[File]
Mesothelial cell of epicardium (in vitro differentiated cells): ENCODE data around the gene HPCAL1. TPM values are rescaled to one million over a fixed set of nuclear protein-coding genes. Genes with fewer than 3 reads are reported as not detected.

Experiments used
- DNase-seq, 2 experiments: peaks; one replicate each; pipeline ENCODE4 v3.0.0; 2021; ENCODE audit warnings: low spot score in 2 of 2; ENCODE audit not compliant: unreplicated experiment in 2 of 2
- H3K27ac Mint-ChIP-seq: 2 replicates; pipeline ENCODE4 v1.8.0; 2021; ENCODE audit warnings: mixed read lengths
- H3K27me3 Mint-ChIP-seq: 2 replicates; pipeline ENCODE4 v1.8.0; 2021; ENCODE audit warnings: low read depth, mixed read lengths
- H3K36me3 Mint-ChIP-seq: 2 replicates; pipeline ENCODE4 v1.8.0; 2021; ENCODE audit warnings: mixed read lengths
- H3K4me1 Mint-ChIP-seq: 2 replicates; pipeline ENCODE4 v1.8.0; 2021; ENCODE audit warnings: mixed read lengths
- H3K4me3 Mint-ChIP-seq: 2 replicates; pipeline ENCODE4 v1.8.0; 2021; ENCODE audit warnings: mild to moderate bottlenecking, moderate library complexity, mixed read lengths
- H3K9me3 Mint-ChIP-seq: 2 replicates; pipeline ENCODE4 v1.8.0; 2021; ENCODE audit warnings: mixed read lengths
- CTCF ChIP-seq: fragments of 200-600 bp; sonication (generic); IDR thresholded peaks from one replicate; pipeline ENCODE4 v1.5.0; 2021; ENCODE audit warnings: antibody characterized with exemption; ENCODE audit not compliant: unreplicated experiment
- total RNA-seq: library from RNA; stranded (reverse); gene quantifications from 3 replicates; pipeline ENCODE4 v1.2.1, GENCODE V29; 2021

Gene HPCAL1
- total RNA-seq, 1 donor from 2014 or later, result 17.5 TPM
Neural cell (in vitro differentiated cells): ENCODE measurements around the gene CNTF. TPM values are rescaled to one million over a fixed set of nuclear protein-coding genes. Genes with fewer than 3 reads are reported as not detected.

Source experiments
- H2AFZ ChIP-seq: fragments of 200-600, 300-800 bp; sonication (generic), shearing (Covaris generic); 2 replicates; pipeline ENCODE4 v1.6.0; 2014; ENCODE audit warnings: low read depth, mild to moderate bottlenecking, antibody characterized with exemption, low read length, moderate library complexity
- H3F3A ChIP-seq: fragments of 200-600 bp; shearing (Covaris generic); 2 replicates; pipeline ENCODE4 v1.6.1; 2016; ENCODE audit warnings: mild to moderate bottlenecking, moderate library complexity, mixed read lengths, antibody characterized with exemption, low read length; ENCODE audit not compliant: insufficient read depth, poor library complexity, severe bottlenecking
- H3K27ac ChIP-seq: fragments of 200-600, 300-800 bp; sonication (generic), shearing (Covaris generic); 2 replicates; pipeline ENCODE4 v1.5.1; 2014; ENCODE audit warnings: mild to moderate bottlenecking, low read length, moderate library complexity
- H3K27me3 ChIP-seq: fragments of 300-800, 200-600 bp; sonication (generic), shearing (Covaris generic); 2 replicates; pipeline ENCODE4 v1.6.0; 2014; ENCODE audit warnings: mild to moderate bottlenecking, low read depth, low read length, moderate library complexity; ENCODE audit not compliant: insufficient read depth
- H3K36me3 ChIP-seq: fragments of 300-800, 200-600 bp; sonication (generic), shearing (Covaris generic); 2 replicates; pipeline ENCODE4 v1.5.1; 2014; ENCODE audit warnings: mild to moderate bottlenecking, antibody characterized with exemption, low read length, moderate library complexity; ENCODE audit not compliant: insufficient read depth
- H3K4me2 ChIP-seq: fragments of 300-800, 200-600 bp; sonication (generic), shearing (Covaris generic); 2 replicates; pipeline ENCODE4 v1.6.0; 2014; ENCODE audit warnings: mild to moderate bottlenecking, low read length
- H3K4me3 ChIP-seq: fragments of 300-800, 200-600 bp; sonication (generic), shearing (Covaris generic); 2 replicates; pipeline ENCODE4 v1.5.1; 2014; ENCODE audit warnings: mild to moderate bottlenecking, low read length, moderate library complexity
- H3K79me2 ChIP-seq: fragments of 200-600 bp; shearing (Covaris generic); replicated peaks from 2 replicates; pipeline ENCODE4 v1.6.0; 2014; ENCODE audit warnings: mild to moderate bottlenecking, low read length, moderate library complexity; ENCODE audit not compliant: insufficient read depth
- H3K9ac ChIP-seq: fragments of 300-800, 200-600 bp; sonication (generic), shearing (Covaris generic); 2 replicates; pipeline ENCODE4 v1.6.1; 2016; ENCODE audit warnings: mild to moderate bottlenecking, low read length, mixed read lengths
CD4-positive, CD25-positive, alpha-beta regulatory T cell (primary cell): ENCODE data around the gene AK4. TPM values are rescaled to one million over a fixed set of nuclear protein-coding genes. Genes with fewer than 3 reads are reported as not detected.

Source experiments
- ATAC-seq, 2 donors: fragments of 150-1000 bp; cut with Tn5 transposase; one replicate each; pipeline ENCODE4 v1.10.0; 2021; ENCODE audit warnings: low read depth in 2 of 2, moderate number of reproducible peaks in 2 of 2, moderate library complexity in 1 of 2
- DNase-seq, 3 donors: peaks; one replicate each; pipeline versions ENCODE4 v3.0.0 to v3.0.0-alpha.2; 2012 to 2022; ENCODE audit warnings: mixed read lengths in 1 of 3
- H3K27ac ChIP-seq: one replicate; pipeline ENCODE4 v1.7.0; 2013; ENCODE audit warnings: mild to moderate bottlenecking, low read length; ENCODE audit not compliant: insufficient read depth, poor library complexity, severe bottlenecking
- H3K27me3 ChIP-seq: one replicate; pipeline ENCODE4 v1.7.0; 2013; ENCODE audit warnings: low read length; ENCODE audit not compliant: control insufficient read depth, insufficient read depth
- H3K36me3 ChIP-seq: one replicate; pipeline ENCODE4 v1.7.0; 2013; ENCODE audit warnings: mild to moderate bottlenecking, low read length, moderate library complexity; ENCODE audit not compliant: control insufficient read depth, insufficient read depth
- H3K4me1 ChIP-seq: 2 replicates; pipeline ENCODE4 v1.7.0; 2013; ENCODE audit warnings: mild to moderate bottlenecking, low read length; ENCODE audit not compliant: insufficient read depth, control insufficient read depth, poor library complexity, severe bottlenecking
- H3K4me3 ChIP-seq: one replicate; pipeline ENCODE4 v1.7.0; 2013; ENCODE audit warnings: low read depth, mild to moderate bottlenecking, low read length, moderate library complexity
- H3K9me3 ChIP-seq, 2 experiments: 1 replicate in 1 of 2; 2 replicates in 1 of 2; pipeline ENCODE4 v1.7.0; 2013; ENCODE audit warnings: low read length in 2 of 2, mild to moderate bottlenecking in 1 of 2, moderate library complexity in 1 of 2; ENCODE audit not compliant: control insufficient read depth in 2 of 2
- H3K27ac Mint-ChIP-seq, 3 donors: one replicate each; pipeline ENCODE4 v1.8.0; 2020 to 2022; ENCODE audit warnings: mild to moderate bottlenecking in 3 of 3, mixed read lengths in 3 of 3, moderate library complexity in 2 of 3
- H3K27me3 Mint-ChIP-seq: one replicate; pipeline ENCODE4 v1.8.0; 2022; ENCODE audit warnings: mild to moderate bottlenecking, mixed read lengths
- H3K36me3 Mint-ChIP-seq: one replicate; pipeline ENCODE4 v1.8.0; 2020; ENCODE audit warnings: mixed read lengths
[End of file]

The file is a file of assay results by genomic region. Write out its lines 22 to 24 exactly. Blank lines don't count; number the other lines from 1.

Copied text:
- H3K4me3 ChIP-seq: fragments of 300-800, 200-600 bp; sonication (generic), shearing (Covaris generic); 2 replicates; pipeline ENCODE4 v1.5.1; 2014; ENCODE audit warnings: mild to moderate bottlenecking, low read length, moderate library complexity
- H3K79me2 ChIP-seq: fragments of 200-600 bp; shearing (Covaris generic); replicated peaks from 2 replicates; pipeline ENCODE4 v1.6.0; 2014; ENCODE audit warnings: mild to moderate bottlenecking, low read length, moderate library complexity; ENCODE audit not compliant: insufficient read depth
- H3K9ac ChIP-seq: fragments of 300-800, 200-600 bp; sonication (generic), shearing (Covaris generic); 2 replicates; pipeline ENCODE4 v1.6.1; 2016; ENCODE audit warnings: mild to moderate bottlenecking, low read length, mixed read lengths